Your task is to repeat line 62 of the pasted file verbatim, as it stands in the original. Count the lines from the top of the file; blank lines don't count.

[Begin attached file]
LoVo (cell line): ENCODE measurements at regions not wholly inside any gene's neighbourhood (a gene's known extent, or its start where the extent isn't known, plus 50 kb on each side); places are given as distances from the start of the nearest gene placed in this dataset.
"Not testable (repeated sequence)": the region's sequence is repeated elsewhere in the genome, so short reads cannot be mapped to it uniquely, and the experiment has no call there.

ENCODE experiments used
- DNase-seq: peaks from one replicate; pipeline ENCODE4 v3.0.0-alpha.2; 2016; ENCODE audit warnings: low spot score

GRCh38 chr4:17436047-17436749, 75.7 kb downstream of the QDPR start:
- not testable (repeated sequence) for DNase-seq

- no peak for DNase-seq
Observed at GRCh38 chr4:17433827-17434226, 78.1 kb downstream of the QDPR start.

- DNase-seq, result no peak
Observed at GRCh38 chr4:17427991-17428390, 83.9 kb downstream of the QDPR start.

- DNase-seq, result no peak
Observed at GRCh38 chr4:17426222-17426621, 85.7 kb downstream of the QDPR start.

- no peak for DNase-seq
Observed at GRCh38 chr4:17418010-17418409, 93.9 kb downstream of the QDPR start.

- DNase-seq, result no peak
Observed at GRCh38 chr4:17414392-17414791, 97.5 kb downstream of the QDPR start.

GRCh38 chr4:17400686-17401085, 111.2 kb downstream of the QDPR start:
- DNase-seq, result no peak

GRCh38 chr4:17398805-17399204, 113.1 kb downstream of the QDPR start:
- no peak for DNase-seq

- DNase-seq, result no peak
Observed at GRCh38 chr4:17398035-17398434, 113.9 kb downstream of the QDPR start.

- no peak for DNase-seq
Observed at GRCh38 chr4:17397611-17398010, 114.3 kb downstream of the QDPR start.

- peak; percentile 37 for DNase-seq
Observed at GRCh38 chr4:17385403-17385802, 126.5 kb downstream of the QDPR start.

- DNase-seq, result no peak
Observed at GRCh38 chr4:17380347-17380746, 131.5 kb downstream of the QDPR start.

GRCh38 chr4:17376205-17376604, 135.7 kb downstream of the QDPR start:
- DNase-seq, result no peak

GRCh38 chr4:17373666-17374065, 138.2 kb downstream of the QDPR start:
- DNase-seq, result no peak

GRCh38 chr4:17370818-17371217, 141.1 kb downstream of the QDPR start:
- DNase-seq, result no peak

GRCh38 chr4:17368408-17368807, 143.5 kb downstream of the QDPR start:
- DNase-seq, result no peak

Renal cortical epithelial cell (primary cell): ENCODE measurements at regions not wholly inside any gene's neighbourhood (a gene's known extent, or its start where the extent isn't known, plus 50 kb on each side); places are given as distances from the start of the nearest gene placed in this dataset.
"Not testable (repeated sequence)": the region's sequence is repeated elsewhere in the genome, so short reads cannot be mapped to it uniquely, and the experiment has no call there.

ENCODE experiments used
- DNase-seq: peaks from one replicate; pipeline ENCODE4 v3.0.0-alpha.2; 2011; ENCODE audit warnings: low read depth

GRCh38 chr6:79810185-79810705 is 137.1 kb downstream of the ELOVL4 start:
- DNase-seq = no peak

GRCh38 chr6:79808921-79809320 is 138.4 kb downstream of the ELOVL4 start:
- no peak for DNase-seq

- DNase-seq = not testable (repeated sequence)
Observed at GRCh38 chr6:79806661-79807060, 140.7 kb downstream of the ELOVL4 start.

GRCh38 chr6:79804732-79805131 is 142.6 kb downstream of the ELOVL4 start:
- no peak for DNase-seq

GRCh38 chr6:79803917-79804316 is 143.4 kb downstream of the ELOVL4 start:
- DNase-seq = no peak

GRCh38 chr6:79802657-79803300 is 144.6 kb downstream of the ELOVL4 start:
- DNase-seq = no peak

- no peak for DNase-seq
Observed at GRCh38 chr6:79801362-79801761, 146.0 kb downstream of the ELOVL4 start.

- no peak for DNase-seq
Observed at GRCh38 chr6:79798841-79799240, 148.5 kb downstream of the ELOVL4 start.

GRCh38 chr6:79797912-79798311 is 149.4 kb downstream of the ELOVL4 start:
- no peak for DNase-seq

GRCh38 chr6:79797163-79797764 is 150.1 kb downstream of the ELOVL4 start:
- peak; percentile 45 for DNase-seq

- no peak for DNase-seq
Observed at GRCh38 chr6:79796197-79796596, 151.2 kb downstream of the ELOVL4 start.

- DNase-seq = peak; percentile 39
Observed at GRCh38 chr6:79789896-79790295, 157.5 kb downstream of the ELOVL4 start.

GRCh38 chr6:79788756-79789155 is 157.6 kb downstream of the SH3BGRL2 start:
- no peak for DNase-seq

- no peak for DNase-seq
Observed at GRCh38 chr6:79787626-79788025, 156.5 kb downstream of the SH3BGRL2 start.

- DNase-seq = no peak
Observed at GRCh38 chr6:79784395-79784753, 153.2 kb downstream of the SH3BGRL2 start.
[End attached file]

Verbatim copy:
Observed at GRCh38 chr6:79796197-79796596, 151.2 kb downstream of the ELOVL4 start.